5 planning and financing elephant traps – and how founders can avoid them

To create a blueprint for success, founders must first of all map out some of the largest planning and financing elephant traps that may lay in front of them.

By avoiding these hidden traps, the path ahead to success is much clearer.

1. Underestimating your operating costs 

Founders tend to be optimistic by nature – and it’s one of their most endearing traits to be never found with a half-empty glass and to always glimpse the thin line of silver at the bottom of the storm clouds above.

Yet, when creating a business plan, unrealistic optimism can be dangerous. Creating plans that assume an endlessly sunny outlook leaves your business open to fall victim to those frequent moments that rain stops play.

A plan that can only see your business rapidly breaking even and incurring minimal outlay to do so will only equip you should this eventuality come to pass.

Having a goal of maximum profits from minimal operating costs does make ideal business sense. The question here, however, is how many reality checks have been tested against this ideal.

Make sure that your projections work at the more conservative end of the spectrum, as well as at the perfect-world end. In other words, base your figures on a worst-case, as well as a best-case, scenario. And then see where you stand.

Furthermore, once you’ve added up how much it may cost to run the business on a monthly basis, you should then round up to the nearest thousand – and avoid the temptation to round down.

This is your ‘wriggle room’ for any miscalculations or unexpected expenses.

2. Investing your budget in too much equipment, inventory or stock 

Beware of anything that will unnecessarily restrict your cash flow.

Particularly in the early stages of your business, strongly consider hire and lease options over immediate ownership.

Your goal is to maintain cash flow – so make sure customer payment terms favour this and that you secure as much credit as possible for the purchase of inventory and equipment.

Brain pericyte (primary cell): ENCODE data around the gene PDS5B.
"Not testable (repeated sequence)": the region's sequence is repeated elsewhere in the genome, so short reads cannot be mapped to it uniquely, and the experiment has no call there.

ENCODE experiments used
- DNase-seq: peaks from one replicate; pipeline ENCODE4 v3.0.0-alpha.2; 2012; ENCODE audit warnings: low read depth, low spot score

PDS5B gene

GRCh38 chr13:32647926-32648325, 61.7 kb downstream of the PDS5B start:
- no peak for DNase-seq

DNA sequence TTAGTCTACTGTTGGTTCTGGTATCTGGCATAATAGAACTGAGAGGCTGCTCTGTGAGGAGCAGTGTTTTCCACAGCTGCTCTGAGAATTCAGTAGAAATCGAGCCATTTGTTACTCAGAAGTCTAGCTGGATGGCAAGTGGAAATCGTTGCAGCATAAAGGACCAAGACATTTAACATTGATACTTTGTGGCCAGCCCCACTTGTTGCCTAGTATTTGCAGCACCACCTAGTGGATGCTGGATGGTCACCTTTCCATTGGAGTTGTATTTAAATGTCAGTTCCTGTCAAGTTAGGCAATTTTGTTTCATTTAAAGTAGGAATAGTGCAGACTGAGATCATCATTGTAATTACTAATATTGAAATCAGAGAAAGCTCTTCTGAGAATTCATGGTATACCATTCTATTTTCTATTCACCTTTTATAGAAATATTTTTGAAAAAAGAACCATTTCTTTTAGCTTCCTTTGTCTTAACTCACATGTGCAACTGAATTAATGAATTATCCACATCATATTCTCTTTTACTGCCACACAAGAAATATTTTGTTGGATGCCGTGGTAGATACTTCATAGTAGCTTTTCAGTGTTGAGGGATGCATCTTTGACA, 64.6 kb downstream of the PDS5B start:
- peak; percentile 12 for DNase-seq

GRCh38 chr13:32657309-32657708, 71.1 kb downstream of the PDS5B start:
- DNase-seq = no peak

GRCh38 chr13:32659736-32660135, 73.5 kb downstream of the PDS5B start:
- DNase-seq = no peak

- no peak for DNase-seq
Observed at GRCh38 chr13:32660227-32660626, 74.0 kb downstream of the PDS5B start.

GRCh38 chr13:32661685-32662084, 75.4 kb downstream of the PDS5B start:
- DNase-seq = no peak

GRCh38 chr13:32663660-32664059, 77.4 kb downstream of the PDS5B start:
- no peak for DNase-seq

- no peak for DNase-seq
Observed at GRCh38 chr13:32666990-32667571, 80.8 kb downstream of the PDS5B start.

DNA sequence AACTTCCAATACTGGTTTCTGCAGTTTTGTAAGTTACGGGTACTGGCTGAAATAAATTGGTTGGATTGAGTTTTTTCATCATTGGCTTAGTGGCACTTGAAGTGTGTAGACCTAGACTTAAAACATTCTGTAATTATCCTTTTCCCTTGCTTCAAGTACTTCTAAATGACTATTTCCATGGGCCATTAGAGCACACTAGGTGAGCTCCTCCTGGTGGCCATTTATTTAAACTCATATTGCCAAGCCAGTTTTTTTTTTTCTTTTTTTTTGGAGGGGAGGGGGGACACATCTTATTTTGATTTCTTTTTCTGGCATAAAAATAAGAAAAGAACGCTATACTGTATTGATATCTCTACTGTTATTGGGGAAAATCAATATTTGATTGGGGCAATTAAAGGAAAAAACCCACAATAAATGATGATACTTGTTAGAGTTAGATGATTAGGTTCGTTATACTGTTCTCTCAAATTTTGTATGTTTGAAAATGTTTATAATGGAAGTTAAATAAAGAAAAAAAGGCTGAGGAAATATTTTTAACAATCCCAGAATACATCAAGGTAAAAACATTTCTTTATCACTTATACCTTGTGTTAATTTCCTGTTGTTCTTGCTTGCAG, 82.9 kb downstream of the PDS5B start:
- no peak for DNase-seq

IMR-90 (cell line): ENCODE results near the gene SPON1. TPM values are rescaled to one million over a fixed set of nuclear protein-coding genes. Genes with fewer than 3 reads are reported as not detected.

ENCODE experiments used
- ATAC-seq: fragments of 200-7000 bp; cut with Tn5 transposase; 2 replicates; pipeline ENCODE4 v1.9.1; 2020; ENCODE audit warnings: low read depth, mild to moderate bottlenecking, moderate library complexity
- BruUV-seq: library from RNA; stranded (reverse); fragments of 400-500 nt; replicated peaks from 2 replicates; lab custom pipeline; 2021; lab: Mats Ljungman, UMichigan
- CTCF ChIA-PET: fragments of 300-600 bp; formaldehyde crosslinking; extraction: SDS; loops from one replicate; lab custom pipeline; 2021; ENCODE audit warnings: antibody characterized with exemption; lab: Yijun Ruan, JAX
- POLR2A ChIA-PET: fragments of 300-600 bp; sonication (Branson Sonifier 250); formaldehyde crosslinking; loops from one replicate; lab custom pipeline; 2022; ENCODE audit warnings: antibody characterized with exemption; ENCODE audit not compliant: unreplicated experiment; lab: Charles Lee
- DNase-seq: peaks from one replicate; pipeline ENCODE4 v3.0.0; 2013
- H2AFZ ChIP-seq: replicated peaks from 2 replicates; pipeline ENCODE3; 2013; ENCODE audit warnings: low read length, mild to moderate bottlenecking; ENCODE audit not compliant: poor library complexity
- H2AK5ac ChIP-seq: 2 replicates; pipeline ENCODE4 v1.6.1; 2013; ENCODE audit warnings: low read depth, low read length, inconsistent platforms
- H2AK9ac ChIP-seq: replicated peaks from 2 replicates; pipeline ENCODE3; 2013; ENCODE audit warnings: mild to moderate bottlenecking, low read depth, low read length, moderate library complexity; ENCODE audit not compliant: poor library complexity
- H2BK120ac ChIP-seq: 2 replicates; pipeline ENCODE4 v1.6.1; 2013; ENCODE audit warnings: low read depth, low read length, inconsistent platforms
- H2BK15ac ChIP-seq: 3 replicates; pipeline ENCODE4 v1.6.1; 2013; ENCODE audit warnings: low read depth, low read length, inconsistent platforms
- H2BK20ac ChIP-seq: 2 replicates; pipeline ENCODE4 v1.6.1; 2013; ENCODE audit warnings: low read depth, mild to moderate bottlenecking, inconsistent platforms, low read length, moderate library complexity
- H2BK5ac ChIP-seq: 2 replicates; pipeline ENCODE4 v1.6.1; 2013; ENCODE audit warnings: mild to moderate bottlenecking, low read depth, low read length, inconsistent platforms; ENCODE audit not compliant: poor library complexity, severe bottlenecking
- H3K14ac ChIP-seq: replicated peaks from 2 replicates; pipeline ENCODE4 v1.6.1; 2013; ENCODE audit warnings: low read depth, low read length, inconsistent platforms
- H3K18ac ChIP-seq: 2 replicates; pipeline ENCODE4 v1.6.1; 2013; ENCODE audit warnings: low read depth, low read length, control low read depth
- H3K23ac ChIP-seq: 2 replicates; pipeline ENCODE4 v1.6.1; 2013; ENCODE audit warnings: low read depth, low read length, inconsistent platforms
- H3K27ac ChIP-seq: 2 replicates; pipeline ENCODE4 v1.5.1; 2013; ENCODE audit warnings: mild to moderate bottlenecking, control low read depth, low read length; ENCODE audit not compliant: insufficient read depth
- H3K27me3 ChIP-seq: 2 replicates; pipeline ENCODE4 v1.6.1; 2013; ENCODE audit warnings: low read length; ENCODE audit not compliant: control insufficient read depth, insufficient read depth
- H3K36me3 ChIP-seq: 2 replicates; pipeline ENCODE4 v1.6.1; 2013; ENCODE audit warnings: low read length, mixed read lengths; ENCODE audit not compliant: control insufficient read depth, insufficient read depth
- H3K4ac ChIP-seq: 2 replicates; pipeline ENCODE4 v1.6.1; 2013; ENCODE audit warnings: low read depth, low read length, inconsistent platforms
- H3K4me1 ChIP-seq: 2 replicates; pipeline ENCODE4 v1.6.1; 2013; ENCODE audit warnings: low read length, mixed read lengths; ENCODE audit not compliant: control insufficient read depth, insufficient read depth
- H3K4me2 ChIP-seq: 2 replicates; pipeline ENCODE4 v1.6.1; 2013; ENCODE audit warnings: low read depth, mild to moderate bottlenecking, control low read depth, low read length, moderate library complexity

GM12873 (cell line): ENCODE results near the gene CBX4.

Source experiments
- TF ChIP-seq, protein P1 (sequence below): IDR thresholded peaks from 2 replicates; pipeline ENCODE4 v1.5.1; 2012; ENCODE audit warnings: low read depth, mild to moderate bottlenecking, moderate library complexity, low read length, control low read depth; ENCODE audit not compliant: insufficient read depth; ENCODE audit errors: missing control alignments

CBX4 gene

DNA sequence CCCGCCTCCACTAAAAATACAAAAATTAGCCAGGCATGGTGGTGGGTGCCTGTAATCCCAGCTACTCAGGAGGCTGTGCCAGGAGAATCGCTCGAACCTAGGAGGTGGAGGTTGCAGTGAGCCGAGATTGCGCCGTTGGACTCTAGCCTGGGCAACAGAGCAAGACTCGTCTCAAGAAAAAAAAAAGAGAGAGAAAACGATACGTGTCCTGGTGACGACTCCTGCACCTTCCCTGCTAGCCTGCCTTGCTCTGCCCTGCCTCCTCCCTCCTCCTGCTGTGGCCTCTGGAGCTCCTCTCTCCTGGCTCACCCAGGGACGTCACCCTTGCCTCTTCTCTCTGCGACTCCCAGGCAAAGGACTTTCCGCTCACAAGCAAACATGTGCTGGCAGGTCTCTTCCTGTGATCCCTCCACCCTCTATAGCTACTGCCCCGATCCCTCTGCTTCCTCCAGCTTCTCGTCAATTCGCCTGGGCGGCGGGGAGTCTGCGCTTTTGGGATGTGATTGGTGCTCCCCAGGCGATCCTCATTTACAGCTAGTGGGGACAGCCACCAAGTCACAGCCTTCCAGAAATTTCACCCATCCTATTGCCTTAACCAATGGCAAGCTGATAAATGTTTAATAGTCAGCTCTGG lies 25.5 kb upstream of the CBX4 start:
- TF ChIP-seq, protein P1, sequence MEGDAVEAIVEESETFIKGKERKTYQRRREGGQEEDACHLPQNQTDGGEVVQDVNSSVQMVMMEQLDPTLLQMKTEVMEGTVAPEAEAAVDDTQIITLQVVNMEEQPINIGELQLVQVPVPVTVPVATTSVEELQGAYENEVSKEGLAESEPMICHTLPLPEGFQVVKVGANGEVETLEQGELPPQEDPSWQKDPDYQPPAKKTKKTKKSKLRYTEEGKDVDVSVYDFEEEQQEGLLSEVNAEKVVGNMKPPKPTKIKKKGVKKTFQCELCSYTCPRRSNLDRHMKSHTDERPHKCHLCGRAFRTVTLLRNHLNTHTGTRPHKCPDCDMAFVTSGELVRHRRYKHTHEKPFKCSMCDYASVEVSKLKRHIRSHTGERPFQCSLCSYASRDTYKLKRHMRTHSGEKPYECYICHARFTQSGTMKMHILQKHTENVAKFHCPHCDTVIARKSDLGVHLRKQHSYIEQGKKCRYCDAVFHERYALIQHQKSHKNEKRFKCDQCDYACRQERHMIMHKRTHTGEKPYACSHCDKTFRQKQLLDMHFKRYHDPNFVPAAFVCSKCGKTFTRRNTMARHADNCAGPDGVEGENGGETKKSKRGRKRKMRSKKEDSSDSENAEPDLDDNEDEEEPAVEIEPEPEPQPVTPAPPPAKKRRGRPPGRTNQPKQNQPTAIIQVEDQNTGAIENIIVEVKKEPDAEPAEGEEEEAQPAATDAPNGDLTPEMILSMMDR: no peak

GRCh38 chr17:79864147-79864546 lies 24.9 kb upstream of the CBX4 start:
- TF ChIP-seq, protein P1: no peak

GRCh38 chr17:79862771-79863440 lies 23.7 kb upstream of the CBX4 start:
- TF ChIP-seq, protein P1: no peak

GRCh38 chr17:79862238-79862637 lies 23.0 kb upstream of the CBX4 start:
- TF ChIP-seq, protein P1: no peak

Any business, such as retail, that involves collecting a return on investments, should avoid the temptation to sink too much money into goods in an attempt to maximise profits. This is a classic case of too many eggs in one basket: should things not work out as planned, you could be hit by a crippling loss.

As a rule of thumb, avoid investing more than 20% of your capital at any one point in time, especially when the business is not yet established.

3. Slipping yourself into contractual binds

Every contract that you sign with employees and suppliers is binding: always think twice before committing.

Your goal when hiring staff and securing suppliers is to agree to pay for only what you need to get by. The early days of your business are a time to secure the bird that you hold in your hand, not to lurch for ones flapping attractively in a nearby bush.

Commit to what you need – and nothing more.

If the need for a more extensive payroll arises then you can always enter into a new contract further down the line when your business is more stable.

4. Not sticking to (or creating) an accurate budget

No budget is ever 100% finalised: it is always a work in progress.

But, while budgets change with the dynamic needs of your business, you must treat each iteration as the final word.

Every budget change must be scrutinised and sense-checked for omissions and unrealistic assessments of all predictable expenditure.

And, once you have this final word, the plan should be stuck to. Let your budget guide you as you guide the business.

5. Failing to fully explore your financing options 

Many founders, understandably, try to avoid debt like the plague. Other businesses, who have already damaged their credit score, are likewise very hesitant about applying for any credit-based financing.

Although it may seem prudent to remain debt-free and minimise your financial obligations, it may mean that you are missing out on the funding that could kick start your business.

Similarly, think carefully about the type of financing that you do decide on.

For example, if you obtain a £20,000 unsecured loan, this could show up as a negative balance on your credit report. This, in turn, may affect your ability to get approval for additional financing for some time in the future.

Do explore financing and do consider carefully any obligations and implications that come with different types of financing.